Antonio Rocha, a storyteller who lives in Gray, performs tales from around the world. Derek Davis/Staff Photographer

GRAY – Antonio Rocha’s parents were speechless when he told them he wanted to be a mime.

Despite whatever misgivings his parents might have expressed, Rocha, a storyteller from Gray, learned to perform in his native Brazil and came to Maine on a sister-cities scholarship to study with the late Tony Montanaro at the Celebration Barn in South Paris more than 30 years ago. Now 54, Rocha became a legal resident of the United States in 2001 and tells his immigration story in a new collection of stories, “The Immigrant,” which he just released on CD.

For a variety of reasons, Rocha kept his personal immigration stories mostly private over the years. The turmoil at the southern border with Mexico and the larger global discussion about the displacement of people prompted him to tell his story more widely and publicly.

“I want to bring humanity to the fear of the unknown,” said Rocha, a towering man with a soft voice and shaved head, who tours internationally and conducts programs in schools across Maine and New England. “I think people fear the unknown, myself included, if I let myself go there. But I am discovering more and more, life only thrives in the unknown. That is life’s playground, the unknown. If you try to control tomorrow, where is the joy of living?”

As an immigrant from South America, he hopes to show people there’s nothing to fear. Rocha treats his stories as bridges of understanding, and tells school kids he works with, “When you encounter something different – an accent, a food, a face – it’s an opportunity to discover something you didn’t know before.”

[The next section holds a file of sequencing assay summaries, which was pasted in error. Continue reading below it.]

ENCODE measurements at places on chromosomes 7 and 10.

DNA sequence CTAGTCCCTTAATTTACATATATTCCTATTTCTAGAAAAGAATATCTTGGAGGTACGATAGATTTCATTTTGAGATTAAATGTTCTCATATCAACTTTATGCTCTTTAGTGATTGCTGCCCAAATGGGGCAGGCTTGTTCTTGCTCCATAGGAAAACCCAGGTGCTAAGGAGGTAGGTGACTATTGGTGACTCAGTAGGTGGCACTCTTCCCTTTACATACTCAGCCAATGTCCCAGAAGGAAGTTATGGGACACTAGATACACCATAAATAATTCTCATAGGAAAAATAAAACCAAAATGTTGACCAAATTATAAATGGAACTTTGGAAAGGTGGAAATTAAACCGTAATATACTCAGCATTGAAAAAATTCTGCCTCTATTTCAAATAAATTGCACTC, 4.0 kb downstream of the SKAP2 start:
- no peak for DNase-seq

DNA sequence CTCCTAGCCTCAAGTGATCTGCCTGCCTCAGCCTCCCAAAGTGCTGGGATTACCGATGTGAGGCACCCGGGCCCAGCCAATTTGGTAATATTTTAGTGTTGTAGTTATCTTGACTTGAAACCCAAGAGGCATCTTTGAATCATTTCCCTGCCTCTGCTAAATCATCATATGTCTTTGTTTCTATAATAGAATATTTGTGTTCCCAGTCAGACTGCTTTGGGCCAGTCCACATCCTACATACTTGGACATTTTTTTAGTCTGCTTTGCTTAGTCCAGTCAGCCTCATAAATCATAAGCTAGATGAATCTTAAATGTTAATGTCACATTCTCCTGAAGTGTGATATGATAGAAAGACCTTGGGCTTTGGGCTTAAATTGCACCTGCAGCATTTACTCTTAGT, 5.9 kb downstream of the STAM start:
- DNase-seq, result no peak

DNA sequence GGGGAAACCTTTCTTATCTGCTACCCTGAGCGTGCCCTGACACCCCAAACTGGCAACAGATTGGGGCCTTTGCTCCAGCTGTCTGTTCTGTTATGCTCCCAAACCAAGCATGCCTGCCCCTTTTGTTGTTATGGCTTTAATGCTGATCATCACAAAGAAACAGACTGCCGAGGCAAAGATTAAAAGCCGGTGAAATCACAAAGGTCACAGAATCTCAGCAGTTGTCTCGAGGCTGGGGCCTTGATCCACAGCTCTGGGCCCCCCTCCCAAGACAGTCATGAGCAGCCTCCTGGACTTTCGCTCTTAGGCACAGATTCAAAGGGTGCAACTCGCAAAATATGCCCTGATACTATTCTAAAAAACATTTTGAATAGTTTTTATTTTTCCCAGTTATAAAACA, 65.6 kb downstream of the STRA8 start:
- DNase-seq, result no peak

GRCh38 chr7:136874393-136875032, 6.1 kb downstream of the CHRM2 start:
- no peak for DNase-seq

He was afraid of telling his immigration stories because of the stigma some people associate with people who come from another place. He worried people would judge him or label him. He kept his stories close, waiting for the right time to begin telling them. “They were something I always had in the trunk of my car. Now they’re in the front seat with me,” he said.

Rocha begins his stories with an ice-breaking joke that addresses the stigma immigrants often face. “Hi, my name is Antonio Rocha. I am immigrant,” he says. “But I decided not to take anybody’s job when I came into the country, so I picked mime and storytelling as a career.”

People tend to giggle and relax, and he begins his stories. He came to the United States to study with Montanaro, who studied with Marcel Marceau in France. Rocha weighed going to France to study with Marceau directly, but opted for Maine because of a sister-city relationship that existed between communities in Maine and the area in Brazil where he lived. After his residency with Montanaro at the Celebration Barn, Rocha extended his visa to study theater at the University of Southern Maine. Eventually he received a permit to work for a year after graduating from college, then married a woman from Maine, enabling him to stay.

He became a citizen in 2001, taking the oath of citizenship a few days after the Sept. 11 terrorist attacks. The judge considered postponing the ceremony but opted to hold it as scheduled, telling Rocha and others who were standing up for their new country, “I am not going to let the horrendous act of a few change the fabric of the United States.”

He relates that story and others in “The Immigrant.” In another he talks about a time in 1987 – before he came to America, when he was exploring the boundaries of performance – when he intervened during a student protest on a college campus. An elderly professor from Chile was lecturing about the Chilean poet Pablo Neruda and students were hassling him, chanting “go home, go home.”

Chile was coming out of a dictatorship and undergoing social upheavals. The students objected to the presence of an authority figure from Chile, but Rocha was horrified at their treatment of him. He felt compelled to do something, so he slipped into his mime persona, bounded a table at the front of the lecture hall and performed an improvised routine that involved him grabbing an invisible rifle, pointing it at the students and then shrinking it into a small box.

When he opened the box, a bird emerged and flew away.

The next day the newspapers praised the mime who performed for peace.

“From then on, I knew my art had to be about bringing an understanding between people, as a mime and storyteller,” he says, “because stories beget understanding, understanding begets respects, respect begets justice and justice begets peace. That’s the power of story.”


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